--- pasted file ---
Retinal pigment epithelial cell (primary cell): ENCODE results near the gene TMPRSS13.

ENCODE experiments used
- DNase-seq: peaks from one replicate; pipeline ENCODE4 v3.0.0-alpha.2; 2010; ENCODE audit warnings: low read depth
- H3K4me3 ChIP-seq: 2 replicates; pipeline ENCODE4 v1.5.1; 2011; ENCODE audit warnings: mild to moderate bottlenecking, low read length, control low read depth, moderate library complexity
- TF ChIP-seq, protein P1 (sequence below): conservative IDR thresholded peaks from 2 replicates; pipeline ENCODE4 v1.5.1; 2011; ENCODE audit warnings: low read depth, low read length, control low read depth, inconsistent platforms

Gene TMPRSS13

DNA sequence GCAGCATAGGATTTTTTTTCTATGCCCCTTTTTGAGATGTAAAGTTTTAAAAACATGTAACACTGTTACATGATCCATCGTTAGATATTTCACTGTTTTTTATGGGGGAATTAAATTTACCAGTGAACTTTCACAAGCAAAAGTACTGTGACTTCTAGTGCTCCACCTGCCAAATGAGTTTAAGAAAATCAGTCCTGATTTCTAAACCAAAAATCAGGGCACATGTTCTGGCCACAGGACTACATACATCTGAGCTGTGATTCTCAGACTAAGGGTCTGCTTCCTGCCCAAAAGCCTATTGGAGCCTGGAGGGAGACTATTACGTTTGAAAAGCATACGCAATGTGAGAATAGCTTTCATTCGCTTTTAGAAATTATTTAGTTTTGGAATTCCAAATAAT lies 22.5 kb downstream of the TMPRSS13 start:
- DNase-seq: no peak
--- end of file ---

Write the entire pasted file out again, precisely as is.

Retinal pigment epithelial cell (primary cell): ENCODE results near the gene TMPRSS13.

ENCODE experiments used
- DNase-seq: peaks from one replicate; pipeline ENCODE4 v3.0.0-alpha.2; 2010; ENCODE audit warnings: low read depth
- H3K4me3 ChIP-seq: 2 replicates; pipeline ENCODE4 v1.5.1; 2011; ENCODE audit warnings: mild to moderate bottlenecking, low read length, control low read depth, moderate library complexity
- TF ChIP-seq, protein P1 (sequence below): conservative IDR thresholded peaks from 2 replicates; pipeline ENCODE4 v1.5.1; 2011; ENCODE audit warnings: low read depth, low read length, control low read depth, inconsistent platforms

Gene TMPRSS13

DNA sequence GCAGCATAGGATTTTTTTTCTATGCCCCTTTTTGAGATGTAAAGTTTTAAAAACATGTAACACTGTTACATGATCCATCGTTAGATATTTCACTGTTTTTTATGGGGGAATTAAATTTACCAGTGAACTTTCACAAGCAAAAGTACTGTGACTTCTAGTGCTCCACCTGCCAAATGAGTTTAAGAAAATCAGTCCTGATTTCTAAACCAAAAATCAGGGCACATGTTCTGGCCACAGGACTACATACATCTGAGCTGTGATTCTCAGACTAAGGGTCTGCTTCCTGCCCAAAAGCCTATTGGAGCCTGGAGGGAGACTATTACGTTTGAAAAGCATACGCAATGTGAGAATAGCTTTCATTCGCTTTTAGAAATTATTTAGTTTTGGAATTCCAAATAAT lies 22.5 kb downstream of the TMPRSS13 start:
- DNase-seq: no peak